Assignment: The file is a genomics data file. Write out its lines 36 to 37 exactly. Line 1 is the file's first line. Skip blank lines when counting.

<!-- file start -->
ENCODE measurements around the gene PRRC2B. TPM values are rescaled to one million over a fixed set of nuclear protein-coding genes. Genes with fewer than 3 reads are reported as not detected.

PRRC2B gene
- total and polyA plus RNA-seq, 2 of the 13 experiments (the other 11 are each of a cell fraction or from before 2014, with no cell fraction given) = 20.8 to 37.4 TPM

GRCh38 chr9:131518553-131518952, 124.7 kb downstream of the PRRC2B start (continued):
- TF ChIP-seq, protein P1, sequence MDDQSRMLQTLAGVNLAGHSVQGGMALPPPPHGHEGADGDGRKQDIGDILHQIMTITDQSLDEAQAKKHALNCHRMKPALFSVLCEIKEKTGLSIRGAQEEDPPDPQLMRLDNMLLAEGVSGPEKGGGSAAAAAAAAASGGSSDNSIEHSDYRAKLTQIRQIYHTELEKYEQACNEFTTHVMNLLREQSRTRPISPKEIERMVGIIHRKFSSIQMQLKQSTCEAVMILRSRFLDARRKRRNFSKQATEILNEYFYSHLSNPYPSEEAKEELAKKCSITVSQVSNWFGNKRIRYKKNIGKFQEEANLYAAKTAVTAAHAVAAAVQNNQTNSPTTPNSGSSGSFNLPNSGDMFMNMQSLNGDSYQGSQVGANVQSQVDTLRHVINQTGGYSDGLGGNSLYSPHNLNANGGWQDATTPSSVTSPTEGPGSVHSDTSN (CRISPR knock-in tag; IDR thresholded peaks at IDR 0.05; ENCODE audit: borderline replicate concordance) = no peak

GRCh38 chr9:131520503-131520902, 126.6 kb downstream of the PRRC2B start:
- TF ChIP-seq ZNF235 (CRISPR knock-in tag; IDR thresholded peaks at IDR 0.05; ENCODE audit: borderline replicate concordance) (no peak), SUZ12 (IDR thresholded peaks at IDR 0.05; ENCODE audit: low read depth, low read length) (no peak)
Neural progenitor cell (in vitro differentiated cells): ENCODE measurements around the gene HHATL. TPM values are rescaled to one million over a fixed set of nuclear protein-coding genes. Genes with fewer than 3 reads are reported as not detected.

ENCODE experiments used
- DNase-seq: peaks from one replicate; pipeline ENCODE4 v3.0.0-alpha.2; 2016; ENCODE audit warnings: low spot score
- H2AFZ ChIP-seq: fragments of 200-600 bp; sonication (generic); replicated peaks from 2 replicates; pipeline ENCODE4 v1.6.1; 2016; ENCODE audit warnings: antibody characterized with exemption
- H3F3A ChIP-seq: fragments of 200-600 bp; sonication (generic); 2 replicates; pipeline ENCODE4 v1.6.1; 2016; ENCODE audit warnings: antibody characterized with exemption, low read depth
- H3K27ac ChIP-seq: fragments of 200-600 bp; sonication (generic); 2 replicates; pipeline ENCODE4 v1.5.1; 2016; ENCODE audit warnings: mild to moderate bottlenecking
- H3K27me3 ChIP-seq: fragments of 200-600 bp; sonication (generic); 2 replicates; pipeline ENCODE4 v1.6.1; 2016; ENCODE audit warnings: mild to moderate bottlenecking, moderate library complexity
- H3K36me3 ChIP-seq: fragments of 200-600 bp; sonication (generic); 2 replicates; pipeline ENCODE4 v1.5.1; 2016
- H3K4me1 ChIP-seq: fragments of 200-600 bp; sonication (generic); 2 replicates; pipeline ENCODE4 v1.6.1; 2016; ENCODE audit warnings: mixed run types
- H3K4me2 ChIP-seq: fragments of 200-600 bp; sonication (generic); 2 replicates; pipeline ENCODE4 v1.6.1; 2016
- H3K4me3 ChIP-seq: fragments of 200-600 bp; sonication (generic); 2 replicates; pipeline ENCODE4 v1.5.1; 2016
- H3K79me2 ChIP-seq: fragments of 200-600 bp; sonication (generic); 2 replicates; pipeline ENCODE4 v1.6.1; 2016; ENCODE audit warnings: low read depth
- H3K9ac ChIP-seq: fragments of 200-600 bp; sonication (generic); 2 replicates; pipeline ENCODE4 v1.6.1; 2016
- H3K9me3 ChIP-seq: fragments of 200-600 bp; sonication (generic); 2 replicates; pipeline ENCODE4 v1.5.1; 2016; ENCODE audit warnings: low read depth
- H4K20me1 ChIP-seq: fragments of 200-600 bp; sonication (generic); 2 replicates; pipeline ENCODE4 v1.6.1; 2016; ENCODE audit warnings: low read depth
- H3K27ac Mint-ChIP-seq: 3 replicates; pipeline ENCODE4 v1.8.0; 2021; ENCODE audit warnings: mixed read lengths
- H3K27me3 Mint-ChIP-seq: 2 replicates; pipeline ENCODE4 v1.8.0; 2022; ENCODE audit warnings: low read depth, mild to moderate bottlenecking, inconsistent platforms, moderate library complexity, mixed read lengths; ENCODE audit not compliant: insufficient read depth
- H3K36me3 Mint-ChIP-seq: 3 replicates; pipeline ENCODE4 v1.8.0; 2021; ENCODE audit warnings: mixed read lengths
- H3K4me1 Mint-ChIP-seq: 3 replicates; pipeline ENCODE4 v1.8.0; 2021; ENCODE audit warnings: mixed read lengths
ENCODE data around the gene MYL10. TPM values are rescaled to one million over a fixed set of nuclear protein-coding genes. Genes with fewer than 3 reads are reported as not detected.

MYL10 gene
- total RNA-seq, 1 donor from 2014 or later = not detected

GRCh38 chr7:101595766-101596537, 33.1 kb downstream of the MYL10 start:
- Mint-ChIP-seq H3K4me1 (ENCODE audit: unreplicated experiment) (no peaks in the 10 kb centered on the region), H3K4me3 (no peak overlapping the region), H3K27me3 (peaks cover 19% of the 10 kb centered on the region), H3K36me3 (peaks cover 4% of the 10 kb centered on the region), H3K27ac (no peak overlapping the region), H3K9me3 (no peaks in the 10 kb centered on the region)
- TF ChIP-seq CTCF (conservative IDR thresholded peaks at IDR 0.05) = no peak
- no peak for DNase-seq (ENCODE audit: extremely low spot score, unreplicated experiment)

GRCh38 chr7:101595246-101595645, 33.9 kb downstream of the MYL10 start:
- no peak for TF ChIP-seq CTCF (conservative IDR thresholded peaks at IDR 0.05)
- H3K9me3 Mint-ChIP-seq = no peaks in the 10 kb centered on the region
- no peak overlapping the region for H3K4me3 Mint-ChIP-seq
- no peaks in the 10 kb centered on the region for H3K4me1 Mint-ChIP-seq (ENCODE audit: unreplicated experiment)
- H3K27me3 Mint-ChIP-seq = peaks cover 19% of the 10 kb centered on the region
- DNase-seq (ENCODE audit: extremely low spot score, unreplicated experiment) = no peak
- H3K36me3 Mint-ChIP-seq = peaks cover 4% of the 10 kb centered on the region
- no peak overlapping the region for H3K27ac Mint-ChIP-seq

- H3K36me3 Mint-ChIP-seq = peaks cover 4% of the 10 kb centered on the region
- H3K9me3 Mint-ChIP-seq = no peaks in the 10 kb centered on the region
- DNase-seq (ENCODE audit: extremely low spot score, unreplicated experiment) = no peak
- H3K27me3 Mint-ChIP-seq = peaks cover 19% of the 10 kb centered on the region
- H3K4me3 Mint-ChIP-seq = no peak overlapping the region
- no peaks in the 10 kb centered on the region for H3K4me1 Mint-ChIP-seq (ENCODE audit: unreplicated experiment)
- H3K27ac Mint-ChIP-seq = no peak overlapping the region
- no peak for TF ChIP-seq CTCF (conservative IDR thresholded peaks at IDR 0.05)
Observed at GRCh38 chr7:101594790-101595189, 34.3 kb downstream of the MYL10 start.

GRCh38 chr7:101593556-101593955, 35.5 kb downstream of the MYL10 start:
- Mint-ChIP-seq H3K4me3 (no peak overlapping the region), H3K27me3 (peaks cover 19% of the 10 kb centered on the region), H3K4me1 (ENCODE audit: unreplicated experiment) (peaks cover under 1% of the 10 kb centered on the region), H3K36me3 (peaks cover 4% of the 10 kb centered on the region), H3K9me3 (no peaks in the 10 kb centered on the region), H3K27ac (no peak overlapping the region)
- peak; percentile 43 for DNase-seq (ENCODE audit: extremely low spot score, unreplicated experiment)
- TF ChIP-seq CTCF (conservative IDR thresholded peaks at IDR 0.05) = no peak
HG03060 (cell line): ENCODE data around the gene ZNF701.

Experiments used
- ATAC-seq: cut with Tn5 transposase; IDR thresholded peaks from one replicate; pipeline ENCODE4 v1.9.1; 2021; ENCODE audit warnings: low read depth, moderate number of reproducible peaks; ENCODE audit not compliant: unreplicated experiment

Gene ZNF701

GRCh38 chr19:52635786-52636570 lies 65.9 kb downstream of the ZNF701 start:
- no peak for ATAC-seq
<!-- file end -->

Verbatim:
- H3K9me3 Mint-ChIP-seq = no peaks in the 10 kb centered on the region
- no peak overlapping the region for H3K4me3 Mint-ChIP-seq